from One is One
by Barbara Leonie Picard (chapter 2 part 2)
passage, which was suggested and submitted by Celia in Wollongong, Australia,
should make an excellent assessment quiz for April of Grade Nine -- the
end, in the ideal KISS curriculum, of three years of work on clauses. The
passage is a bit long for an assessment quiz, but it starts rather simply
and then includes some challenging embedded clauses. Additional advantages
are that the clauses are complicated by compound finite verbs, but the
only other complex constructions are two appositives and one gerund (used
as the object of a preposition. Thus, in an assessment of their ability
to untangle complex clause structures, students will not be distracted
by numerous verbals.
The passage is also interesting from the perspective
of syntax and style. Three relatively short main clauses establish Stephen's
arrival at Richley Abbey. These are then followed by a 70-word main
clause that describes Abbot Waldo The average main clause written
by professional writers is approximately twenty words long, so this single-main-clause
sentence is more than three times the average in length, and it is packed
with details, including the word "impressed." It is an impressive sentence
that establishes the Abbot as an impressive and important person. This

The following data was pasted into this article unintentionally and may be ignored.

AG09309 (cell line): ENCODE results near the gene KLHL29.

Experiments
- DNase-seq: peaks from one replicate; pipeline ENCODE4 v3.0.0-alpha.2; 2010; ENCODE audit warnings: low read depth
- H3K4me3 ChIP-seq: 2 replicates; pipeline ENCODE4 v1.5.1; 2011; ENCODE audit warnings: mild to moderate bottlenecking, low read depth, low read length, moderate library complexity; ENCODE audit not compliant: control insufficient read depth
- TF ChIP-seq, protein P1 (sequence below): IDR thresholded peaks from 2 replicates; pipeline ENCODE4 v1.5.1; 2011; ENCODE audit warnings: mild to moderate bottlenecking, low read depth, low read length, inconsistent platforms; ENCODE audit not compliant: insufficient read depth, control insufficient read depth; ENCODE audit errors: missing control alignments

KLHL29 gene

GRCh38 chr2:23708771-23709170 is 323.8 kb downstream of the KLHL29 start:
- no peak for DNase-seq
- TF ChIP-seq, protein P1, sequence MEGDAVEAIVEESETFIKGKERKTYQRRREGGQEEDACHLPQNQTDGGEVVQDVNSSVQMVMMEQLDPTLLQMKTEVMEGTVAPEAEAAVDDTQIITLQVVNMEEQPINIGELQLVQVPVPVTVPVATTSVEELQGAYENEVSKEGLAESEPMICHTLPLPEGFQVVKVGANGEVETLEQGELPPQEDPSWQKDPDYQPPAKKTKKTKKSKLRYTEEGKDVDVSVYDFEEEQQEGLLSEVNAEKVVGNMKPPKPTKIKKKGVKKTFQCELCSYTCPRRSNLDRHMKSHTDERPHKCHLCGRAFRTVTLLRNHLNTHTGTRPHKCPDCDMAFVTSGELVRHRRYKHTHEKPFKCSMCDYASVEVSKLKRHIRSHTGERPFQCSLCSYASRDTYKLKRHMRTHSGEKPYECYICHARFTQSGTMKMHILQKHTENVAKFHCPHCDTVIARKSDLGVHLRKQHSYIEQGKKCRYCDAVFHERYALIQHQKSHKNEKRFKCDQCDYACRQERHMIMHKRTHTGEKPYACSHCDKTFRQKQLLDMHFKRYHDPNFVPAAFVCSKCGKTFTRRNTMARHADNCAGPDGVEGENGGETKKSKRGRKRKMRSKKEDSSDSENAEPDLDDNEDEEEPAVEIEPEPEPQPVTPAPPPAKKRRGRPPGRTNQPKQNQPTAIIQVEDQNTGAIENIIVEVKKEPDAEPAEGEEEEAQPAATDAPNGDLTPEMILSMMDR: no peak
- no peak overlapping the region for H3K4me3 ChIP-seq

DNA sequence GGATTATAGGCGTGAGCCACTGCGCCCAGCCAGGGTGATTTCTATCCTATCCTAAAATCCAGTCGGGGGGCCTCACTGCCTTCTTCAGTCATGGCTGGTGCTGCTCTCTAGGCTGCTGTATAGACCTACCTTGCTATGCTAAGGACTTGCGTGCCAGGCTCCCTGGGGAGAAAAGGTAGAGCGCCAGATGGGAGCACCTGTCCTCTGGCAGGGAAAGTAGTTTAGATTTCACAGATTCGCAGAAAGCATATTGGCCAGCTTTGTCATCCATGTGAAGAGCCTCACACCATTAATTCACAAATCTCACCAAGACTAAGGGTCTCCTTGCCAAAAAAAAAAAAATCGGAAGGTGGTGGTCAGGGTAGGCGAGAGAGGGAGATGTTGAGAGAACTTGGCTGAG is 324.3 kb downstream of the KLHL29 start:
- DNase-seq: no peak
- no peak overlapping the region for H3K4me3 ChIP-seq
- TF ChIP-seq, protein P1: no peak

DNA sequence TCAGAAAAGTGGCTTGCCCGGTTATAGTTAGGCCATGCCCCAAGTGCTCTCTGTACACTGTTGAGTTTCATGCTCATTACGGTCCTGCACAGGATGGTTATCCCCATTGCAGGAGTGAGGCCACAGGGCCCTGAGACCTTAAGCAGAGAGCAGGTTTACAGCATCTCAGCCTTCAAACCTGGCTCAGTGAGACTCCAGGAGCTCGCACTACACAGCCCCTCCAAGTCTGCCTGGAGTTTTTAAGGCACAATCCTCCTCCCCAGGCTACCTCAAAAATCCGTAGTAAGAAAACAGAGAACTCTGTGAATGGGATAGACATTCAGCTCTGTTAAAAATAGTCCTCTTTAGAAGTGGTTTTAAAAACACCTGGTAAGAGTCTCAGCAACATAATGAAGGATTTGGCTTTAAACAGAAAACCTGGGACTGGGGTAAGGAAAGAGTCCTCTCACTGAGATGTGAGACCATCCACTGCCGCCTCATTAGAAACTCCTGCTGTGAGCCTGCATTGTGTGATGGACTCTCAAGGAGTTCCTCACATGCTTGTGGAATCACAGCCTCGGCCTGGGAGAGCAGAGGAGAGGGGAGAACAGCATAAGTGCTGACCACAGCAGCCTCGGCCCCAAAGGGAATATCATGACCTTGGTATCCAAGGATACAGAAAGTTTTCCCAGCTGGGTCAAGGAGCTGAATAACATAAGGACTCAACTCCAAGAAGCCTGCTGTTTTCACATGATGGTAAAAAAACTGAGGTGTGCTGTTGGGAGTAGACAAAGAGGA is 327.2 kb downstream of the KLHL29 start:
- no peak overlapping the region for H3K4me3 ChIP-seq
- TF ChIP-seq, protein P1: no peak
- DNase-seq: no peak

sentence is followed by another that consists of two main clauses. In the
first (15 words long), the Abbott receives an explanation from Godfrey,
and in the second he "had received" a gift of gold pieces. This tends to
suggest that the richly impressive Abbot is a man toward whom authority
and material wealth flow. As the son of a vinter who had impressed upon
him respect for "the old noble families," the Abbot appears to invite and
enjoy the respect and gifts that he now receives from these very families.
This is further suggested by an irony in the
final sentence in the selection. It tells us that the Abbot "asked at great
length after the Earl and inquired about the health of the Countess," but
the brevity of the sentence (eighteen words) undercuts the "at great length."
In any text, the number of words devoted to a topic by the writer naturally
implies the relative importance of the topic to the writer. It appears
from this passage that the Abbot's concern and respect for himself is much
more significant than is his concern and respect for others.
The length of some of the sentences makes
this passage a natural candidate for sentence de-combining and combining
exercises. I have created one version of a combining exercise, but you
may want to give students the quiz text and have them decombine it. As
always, class discussion of the various ways in which sentences can be
combined and de-combined should prove very useful in helping students understand
not only sentence structure, but also its stylistic effects.
However you use this exercise, you should
probably prepare the students for some of the vocabulary first. Do the
students know what an abbott is? A vinter? Equanimity?